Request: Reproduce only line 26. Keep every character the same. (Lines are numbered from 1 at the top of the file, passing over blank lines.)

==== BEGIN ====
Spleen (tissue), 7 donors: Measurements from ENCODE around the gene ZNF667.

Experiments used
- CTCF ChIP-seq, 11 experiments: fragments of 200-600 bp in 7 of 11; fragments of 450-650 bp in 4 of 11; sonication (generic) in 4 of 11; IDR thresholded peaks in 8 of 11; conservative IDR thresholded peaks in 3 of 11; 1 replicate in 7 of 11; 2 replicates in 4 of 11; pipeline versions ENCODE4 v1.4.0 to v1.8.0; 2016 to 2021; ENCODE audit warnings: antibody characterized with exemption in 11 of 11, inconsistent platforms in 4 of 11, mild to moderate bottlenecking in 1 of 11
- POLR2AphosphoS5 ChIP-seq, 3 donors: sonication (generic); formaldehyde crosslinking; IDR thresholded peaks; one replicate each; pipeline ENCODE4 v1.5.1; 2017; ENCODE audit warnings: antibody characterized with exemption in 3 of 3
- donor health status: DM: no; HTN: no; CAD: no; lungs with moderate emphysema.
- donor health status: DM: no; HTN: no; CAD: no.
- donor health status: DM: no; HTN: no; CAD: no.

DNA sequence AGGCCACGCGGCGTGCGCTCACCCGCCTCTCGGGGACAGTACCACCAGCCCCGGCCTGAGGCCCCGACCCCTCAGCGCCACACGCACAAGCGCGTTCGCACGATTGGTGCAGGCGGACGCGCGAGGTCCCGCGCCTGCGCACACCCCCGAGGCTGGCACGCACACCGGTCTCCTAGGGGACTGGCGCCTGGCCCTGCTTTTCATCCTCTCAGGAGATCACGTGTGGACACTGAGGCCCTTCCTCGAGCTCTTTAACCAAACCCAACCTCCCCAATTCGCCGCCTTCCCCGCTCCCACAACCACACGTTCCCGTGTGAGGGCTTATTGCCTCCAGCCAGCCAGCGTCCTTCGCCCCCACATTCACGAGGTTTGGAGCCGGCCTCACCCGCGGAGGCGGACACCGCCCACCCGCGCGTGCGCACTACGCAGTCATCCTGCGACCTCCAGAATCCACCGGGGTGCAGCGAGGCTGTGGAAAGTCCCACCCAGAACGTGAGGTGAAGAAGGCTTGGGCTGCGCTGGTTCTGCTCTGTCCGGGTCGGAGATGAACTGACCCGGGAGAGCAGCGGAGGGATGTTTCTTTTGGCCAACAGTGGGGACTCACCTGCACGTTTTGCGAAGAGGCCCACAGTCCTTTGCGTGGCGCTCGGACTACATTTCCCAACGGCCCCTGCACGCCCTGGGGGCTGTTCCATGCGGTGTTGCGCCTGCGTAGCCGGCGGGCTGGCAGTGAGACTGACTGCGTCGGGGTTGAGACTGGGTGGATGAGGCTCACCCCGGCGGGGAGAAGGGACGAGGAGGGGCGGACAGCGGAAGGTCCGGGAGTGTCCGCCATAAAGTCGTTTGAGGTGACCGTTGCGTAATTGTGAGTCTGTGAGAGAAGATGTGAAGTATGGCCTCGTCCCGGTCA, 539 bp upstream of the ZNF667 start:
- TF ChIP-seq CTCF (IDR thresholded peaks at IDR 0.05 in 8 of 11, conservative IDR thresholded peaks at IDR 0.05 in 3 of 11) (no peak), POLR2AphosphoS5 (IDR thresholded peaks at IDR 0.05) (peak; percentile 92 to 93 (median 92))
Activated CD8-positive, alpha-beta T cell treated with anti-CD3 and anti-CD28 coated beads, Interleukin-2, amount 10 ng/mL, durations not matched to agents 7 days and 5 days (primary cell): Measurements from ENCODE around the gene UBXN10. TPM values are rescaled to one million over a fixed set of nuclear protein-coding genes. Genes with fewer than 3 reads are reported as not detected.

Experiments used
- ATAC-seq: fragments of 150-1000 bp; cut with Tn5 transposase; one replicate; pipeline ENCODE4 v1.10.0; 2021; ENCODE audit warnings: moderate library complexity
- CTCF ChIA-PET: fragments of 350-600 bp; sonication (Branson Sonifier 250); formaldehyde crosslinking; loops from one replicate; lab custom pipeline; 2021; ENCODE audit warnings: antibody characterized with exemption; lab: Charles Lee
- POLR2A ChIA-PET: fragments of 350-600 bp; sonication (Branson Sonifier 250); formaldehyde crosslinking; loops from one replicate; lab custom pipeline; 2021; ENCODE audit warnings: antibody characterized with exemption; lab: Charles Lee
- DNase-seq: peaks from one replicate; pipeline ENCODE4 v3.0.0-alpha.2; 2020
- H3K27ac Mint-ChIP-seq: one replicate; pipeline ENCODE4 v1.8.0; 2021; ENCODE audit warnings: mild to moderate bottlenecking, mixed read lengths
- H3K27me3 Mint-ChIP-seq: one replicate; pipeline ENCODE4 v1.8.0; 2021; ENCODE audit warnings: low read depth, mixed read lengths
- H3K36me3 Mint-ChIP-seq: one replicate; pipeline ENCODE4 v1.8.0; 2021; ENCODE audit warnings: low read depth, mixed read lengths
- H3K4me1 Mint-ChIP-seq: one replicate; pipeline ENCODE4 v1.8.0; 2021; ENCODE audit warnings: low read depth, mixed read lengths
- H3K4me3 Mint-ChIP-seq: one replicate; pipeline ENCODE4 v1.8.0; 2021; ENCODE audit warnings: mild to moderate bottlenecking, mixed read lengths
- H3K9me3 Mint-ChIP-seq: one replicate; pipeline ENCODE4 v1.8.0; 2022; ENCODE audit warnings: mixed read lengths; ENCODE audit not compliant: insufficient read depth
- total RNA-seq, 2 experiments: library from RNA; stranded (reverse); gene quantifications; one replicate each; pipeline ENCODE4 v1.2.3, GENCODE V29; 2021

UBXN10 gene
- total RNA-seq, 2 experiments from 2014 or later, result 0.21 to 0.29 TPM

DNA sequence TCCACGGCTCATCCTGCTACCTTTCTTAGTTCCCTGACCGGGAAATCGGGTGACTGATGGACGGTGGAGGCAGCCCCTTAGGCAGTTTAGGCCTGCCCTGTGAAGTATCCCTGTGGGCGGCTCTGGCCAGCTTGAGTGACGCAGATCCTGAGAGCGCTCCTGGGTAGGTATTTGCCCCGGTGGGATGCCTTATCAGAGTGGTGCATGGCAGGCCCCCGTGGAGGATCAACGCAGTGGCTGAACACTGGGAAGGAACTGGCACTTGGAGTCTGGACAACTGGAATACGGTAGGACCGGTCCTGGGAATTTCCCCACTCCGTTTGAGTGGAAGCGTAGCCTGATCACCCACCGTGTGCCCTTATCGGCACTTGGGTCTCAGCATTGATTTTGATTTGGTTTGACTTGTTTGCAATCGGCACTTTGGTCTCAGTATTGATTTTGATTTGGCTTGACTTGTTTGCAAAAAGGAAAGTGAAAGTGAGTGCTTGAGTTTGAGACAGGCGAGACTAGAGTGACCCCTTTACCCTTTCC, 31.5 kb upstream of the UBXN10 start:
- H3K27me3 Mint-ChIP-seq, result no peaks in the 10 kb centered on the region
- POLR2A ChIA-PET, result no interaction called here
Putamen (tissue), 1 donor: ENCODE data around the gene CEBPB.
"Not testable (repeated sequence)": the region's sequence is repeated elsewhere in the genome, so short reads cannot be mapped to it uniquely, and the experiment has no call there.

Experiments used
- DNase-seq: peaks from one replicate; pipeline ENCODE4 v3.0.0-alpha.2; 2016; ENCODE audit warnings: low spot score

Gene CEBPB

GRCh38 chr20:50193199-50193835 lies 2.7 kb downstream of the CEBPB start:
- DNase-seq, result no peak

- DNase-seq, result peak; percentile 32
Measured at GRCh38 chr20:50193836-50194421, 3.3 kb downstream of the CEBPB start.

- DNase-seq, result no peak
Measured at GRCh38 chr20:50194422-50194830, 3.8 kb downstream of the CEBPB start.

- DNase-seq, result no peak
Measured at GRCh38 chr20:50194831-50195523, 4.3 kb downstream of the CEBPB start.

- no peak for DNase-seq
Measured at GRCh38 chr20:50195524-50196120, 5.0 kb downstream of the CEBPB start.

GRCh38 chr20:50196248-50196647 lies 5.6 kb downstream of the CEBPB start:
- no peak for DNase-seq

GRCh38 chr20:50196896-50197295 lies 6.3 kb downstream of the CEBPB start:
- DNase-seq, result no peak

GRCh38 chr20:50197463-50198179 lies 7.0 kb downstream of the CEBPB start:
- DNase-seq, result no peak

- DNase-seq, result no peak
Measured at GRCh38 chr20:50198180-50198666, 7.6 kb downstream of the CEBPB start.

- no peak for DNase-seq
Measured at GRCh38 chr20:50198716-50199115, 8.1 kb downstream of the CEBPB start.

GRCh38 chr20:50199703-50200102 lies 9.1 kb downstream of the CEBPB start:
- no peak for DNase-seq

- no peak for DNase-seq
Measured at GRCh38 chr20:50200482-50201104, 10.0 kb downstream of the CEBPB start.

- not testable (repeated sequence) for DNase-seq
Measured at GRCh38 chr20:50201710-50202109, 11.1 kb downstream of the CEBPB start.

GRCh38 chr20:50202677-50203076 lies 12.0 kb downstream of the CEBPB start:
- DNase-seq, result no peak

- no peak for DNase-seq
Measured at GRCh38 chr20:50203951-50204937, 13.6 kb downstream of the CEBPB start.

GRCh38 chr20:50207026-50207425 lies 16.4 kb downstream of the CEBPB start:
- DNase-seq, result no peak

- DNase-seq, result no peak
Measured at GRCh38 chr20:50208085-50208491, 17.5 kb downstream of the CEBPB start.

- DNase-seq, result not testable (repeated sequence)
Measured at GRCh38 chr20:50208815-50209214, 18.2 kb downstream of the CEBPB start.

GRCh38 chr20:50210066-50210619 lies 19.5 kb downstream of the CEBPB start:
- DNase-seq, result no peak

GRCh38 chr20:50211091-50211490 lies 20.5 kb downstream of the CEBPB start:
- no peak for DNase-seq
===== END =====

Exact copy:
- H3K27me3 Mint-ChIP-seq, result no peaks in the 10 kb centered on the region